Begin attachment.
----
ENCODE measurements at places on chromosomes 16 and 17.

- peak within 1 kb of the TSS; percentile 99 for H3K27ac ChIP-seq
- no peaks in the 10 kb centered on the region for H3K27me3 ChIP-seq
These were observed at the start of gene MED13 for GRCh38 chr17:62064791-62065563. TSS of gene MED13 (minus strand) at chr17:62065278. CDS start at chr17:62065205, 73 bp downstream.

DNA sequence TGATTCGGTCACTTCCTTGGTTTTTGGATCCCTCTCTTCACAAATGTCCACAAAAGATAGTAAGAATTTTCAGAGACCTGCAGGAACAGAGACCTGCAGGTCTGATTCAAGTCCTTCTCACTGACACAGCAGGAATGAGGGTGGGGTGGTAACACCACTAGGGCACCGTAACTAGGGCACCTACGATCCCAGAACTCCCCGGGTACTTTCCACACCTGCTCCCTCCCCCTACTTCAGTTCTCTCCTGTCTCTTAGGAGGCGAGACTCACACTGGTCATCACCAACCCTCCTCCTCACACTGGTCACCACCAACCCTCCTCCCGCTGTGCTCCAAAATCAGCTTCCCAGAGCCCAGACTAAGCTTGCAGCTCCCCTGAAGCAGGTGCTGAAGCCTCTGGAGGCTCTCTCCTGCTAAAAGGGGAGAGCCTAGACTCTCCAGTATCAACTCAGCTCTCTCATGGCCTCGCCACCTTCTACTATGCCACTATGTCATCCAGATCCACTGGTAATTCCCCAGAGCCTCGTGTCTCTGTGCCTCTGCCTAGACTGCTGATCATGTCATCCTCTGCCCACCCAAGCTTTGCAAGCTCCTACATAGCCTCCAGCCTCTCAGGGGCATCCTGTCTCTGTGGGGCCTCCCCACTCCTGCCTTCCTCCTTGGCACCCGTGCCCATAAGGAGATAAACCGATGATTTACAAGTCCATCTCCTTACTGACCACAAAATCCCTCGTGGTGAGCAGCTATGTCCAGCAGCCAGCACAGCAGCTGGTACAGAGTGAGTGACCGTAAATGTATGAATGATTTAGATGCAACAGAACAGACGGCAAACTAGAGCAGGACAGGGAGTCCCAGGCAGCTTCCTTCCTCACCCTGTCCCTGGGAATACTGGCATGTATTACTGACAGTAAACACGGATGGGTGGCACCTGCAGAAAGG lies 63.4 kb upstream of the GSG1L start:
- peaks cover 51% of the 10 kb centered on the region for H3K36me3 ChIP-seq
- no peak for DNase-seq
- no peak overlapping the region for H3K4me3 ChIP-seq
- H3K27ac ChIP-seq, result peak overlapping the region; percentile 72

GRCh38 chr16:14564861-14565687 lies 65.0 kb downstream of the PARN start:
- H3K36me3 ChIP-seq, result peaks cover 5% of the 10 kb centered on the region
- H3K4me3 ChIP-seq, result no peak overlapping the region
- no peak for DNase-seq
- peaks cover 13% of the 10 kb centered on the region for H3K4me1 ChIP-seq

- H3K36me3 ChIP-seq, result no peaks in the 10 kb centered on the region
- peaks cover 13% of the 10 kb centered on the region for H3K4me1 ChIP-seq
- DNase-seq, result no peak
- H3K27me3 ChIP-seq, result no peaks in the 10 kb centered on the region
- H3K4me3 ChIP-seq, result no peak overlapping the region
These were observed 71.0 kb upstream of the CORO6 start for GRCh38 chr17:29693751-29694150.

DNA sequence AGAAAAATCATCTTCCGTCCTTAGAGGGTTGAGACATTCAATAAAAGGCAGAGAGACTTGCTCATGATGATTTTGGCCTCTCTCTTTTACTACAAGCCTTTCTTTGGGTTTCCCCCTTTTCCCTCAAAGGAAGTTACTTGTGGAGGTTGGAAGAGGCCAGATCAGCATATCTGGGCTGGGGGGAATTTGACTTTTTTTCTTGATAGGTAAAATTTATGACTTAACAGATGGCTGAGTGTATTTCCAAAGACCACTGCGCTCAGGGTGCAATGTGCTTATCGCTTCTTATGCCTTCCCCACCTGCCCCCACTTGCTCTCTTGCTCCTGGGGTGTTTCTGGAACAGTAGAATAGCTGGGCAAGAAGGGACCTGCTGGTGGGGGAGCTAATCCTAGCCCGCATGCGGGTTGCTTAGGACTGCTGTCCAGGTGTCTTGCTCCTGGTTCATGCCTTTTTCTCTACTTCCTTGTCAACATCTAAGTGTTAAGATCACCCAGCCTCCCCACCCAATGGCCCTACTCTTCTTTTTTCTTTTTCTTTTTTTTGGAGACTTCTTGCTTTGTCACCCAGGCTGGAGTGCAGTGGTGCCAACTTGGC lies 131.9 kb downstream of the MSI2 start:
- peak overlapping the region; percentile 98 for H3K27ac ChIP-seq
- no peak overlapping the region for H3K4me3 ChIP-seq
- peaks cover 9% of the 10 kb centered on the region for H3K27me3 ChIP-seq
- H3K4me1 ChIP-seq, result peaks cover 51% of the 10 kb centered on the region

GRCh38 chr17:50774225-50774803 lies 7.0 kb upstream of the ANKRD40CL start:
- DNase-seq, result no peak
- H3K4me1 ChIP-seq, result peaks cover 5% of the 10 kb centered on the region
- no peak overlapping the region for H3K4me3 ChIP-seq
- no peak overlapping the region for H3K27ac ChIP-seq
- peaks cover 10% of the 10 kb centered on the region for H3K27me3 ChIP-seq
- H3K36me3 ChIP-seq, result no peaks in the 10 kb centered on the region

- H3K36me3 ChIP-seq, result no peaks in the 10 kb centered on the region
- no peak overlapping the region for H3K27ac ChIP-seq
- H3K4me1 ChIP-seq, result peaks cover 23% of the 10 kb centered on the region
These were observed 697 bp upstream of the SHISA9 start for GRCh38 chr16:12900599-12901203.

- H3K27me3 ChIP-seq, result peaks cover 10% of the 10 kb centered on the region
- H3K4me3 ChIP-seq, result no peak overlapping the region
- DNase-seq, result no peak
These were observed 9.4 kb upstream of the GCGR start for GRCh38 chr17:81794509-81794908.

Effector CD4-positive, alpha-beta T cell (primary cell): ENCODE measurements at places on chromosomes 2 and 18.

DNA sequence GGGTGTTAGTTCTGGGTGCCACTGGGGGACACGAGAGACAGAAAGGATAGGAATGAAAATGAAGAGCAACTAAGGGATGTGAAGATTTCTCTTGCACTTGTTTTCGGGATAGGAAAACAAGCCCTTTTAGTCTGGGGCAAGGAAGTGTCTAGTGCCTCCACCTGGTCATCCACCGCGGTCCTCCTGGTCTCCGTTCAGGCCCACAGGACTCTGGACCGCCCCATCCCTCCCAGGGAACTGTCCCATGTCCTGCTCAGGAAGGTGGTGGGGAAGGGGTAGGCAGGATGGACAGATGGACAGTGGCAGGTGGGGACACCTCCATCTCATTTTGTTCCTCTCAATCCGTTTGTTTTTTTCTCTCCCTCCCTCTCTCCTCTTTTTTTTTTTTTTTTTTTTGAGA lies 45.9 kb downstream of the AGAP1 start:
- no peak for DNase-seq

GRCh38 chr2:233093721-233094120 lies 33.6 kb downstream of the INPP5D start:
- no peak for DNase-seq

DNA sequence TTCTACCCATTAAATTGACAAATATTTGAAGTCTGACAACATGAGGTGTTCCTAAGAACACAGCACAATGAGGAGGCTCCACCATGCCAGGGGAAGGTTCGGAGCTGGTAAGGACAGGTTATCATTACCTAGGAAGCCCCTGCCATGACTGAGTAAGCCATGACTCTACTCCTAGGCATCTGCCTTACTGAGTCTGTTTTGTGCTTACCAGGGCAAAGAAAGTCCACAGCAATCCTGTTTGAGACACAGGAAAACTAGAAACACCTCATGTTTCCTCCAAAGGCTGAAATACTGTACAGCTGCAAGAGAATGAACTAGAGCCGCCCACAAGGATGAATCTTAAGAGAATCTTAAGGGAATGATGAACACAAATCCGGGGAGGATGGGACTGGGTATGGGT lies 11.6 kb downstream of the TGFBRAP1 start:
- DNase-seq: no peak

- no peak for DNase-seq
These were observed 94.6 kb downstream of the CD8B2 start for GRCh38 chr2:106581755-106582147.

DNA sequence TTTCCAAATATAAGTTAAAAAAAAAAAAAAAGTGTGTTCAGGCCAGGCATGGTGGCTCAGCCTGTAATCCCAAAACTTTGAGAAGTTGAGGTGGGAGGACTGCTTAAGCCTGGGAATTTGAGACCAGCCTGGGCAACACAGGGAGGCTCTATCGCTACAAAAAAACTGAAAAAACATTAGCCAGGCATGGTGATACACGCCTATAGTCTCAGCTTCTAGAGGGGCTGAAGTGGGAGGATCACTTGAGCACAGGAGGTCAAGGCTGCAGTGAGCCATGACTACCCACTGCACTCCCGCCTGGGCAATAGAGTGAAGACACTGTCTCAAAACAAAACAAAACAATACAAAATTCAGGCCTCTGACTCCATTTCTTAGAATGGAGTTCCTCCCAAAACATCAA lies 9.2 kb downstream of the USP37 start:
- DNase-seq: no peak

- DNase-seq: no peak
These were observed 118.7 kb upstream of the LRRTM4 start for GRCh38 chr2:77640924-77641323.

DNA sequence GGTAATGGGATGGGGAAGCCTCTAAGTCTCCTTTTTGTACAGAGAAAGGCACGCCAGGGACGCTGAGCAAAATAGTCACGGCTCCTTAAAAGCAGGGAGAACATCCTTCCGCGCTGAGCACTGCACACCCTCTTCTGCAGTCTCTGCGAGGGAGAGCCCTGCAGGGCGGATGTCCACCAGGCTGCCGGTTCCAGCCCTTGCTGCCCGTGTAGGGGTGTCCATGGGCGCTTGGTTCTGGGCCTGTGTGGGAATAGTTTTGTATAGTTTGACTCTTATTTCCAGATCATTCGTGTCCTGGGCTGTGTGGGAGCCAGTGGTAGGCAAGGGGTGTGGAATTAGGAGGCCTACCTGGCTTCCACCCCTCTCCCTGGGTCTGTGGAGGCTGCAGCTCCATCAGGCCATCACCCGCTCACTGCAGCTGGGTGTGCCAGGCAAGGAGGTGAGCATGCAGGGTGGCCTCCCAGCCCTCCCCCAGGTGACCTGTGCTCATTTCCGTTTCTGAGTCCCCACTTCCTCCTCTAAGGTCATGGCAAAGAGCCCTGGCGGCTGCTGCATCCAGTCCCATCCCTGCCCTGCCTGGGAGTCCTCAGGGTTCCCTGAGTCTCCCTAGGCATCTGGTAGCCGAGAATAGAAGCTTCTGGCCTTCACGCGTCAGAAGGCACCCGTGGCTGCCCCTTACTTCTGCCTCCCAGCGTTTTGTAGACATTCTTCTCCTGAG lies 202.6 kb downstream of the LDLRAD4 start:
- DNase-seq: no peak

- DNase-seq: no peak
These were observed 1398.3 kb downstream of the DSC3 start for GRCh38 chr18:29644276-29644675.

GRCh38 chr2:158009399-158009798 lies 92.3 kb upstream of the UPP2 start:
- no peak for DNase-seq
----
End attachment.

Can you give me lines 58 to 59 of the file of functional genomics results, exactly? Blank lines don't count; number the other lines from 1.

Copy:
GRCh38 chr2:158009399-158009798 lies 92.3 kb upstream of the UPP2 start:
- no peak for DNase-seq